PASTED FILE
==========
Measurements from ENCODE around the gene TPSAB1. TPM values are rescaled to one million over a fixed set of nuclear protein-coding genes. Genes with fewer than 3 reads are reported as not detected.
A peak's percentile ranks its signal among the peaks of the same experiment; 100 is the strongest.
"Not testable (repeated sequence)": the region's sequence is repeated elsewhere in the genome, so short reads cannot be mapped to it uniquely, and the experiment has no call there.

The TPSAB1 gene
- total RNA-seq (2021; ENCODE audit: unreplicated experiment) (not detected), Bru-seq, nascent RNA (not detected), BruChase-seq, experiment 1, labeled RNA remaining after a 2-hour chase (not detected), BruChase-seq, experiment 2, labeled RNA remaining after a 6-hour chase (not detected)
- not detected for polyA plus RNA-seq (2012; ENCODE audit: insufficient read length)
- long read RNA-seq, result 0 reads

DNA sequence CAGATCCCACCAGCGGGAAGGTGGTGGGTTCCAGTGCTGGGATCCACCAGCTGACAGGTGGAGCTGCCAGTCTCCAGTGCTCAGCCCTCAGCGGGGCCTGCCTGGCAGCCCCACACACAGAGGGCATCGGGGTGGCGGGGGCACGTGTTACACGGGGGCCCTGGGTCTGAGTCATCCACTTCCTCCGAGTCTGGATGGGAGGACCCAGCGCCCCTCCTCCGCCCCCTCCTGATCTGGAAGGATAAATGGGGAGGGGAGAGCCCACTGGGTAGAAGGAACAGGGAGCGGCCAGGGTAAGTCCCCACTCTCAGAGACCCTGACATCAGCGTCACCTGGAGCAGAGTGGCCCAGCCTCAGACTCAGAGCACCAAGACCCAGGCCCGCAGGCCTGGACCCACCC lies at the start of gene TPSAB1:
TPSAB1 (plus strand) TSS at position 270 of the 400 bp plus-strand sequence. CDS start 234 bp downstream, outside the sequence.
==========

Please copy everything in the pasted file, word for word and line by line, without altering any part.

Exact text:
Measurements from ENCODE around the gene TPSAB1. TPM values are rescaled to one million over a fixed set of nuclear protein-coding genes. Genes with fewer than 3 reads are reported as not detected.
A peak's percentile ranks its signal among the peaks of the same experiment; 100 is the strongest.
"Not testable (repeated sequence)": the region's sequence is repeated elsewhere in the genome, so short reads cannot be mapped to it uniquely, and the experiment has no call there.

The TPSAB1 gene
- total RNA-seq (2021; ENCODE audit: unreplicated experiment) (not detected), Bru-seq, nascent RNA (not detected), BruChase-seq, experiment 1, labeled RNA remaining after a 2-hour chase (not detected), BruChase-seq, experiment 2, labeled RNA remaining after a 6-hour chase (not detected)
- not detected for polyA plus RNA-seq (2012; ENCODE audit: insufficient read length)
- long read RNA-seq, result 0 reads

DNA sequence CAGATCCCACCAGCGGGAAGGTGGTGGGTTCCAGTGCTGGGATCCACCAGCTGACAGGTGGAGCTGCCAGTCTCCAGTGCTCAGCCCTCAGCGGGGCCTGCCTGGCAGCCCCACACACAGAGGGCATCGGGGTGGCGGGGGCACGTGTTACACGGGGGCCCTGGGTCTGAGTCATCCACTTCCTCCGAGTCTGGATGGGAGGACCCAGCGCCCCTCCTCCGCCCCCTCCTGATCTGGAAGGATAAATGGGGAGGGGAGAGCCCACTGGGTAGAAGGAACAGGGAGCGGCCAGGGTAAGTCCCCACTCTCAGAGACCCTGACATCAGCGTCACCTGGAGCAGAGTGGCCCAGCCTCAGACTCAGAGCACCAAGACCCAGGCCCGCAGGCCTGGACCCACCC lies at the start of gene TPSAB1:
TPSAB1 (plus strand) TSS at position 270 of the 400 bp plus-strand sequence. CDS start 234 bp downstream, outside the sequence.